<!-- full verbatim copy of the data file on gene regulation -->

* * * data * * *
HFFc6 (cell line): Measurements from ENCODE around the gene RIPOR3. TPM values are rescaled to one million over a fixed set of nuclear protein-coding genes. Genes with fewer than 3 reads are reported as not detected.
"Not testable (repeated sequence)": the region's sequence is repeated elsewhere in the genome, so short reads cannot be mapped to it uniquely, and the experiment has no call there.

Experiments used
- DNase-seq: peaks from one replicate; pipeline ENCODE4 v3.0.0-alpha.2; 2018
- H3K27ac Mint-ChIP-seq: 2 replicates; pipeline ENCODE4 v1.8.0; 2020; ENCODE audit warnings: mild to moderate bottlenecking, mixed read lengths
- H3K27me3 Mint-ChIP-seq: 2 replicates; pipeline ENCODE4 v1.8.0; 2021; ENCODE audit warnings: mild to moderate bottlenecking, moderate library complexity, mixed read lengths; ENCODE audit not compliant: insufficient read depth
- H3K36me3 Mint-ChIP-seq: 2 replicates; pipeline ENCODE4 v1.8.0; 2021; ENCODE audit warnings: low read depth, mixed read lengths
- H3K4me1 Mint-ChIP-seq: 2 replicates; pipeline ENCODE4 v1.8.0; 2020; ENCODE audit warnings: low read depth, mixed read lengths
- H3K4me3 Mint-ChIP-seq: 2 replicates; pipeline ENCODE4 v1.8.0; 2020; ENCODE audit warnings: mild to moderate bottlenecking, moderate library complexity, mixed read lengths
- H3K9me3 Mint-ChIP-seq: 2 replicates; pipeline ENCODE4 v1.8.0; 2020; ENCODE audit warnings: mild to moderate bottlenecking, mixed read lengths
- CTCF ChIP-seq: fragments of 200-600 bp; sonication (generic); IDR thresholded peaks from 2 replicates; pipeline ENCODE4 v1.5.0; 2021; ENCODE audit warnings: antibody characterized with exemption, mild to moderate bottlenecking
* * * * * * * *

HFFc6 (cell line): Measurements from ENCODE around the gene RIPOR3. TPM values are rescaled to one million over a fixed set of nuclear protein-coding genes. Genes with fewer than 3 reads are reported as not detected.
"Not testable (repeated sequence)": the region's sequence is repeated elsewhere in the genome, so short reads cannot be mapped to it uniquely, and the experiment has no call there.

Experiments used
- DNase-seq: peaks from one replicate; pipeline ENCODE4 v3.0.0-alpha.2; 2018
- H3K27ac Mint-ChIP-seq: 2 replicates; pipeline ENCODE4 v1.8.0; 2020; ENCODE audit warnings: mild to moderate bottlenecking, mixed read lengths
- H3K27me3 Mint-ChIP-seq: 2 replicates; pipeline ENCODE4 v1.8.0; 2021; ENCODE audit warnings: mild to moderate bottlenecking, moderate library complexity, mixed read lengths; ENCODE audit not compliant: insufficient read depth
- H3K36me3 Mint-ChIP-seq: 2 replicates; pipeline ENCODE4 v1.8.0; 2021; ENCODE audit warnings: low read depth, mixed read lengths
- H3K4me1 Mint-ChIP-seq: 2 replicates; pipeline ENCODE4 v1.8.0; 2020; ENCODE audit warnings: low read depth, mixed read lengths
- H3K4me3 Mint-ChIP-seq: 2 replicates; pipeline ENCODE4 v1.8.0; 2020; ENCODE audit warnings: mild to moderate bottlenecking, moderate library complexity, mixed read lengths
- H3K9me3 Mint-ChIP-seq: 2 replicates; pipeline ENCODE4 v1.8.0; 2020; ENCODE audit warnings: mild to moderate bottlenecking, mixed read lengths
- CTCF ChIP-seq: fragments of 200-600 bp; sonication (generic); IDR thresholded peaks from 2 replicates; pipeline ENCODE4 v1.5.0; 2021; ENCODE audit warnings: antibody characterized with exemption, mild to moderate bottlenecking